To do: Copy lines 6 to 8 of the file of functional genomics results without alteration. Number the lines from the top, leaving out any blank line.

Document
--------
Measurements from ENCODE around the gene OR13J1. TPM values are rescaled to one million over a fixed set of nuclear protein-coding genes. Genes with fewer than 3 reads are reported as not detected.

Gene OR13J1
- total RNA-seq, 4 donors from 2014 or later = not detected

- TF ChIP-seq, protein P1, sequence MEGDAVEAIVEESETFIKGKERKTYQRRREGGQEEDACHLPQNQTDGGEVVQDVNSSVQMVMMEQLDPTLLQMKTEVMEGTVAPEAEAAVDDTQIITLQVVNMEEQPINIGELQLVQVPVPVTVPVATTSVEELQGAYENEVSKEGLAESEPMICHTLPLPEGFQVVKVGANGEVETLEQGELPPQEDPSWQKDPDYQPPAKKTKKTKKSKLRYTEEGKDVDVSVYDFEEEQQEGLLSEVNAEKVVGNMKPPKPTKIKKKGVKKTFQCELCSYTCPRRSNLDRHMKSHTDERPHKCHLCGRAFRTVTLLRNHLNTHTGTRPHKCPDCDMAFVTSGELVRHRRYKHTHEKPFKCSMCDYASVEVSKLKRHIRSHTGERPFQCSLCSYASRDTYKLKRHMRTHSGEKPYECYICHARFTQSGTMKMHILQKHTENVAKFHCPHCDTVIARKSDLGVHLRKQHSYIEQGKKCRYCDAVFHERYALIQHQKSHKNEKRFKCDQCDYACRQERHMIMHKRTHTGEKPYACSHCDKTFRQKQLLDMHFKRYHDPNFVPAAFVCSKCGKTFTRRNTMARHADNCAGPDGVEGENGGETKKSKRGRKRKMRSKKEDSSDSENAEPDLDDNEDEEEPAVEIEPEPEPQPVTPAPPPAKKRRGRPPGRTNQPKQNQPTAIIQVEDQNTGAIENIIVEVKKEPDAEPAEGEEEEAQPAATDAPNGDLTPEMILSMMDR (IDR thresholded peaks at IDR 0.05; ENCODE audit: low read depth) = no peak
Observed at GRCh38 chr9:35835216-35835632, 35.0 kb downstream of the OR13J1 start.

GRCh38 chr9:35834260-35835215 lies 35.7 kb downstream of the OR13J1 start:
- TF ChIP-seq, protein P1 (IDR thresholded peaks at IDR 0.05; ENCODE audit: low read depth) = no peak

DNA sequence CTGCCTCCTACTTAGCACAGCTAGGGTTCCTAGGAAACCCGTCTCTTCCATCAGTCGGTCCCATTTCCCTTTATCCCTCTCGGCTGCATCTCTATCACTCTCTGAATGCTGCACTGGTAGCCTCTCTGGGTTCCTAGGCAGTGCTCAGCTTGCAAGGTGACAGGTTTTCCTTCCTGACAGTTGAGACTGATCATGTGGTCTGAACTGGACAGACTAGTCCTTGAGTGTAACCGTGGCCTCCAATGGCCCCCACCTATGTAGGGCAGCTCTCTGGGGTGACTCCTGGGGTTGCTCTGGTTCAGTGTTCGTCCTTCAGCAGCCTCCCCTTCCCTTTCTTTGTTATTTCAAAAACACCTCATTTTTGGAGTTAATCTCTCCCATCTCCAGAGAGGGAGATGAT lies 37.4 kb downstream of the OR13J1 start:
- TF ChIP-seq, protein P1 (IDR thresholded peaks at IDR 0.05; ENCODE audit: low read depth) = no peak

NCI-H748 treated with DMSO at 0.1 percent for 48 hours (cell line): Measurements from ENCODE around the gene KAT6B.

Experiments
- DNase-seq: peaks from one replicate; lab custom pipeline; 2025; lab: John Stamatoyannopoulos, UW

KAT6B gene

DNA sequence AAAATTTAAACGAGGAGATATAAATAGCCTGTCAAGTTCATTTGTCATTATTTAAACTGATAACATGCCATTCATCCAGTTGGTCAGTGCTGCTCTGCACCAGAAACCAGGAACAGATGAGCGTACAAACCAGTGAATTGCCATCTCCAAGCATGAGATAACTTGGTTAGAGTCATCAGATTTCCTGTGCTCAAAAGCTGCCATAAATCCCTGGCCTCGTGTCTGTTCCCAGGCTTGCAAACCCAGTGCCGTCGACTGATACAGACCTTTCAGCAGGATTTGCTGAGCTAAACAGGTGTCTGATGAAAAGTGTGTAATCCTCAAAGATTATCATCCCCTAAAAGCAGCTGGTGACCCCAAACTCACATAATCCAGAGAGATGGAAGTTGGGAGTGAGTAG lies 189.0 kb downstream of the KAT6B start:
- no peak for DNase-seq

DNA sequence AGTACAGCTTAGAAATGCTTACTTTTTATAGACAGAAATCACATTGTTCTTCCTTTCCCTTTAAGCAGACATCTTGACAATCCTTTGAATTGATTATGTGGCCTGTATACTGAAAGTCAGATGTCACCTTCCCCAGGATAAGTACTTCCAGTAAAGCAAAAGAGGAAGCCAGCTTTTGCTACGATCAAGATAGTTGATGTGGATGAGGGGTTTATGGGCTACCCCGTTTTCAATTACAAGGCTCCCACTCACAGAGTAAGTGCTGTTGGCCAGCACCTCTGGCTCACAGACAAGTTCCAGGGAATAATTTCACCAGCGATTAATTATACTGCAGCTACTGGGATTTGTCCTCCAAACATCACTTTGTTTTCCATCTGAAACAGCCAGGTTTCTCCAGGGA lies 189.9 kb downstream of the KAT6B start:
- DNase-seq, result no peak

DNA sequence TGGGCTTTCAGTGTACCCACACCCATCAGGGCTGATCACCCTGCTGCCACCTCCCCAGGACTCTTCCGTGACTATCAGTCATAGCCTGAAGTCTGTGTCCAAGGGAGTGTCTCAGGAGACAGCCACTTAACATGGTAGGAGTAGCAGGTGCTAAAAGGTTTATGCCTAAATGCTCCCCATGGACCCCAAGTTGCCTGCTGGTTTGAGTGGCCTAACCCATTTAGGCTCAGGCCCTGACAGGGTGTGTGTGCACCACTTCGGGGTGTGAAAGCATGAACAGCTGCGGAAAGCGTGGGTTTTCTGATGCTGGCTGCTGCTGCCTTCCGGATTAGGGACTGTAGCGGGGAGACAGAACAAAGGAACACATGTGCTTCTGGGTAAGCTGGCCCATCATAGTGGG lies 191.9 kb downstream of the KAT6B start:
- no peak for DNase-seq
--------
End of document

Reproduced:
GRCh38 chr9:35834260-35835215 lies 35.7 kb downstream of the OR13J1 start:
- TF ChIP-seq, protein P1 (IDR thresholded peaks at IDR 0.05; ENCODE audit: low read depth) = no peak

DNA sequence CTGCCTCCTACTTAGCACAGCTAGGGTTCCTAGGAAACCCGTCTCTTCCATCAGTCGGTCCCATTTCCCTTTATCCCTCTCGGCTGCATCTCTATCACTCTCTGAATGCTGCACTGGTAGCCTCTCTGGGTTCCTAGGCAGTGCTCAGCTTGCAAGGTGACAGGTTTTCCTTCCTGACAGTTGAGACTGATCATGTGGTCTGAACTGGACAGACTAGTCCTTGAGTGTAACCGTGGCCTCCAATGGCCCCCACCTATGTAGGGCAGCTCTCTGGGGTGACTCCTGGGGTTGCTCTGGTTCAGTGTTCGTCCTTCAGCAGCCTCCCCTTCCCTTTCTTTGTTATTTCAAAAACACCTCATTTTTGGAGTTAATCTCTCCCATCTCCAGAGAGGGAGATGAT lies 37.4 kb downstream of the OR13J1 start: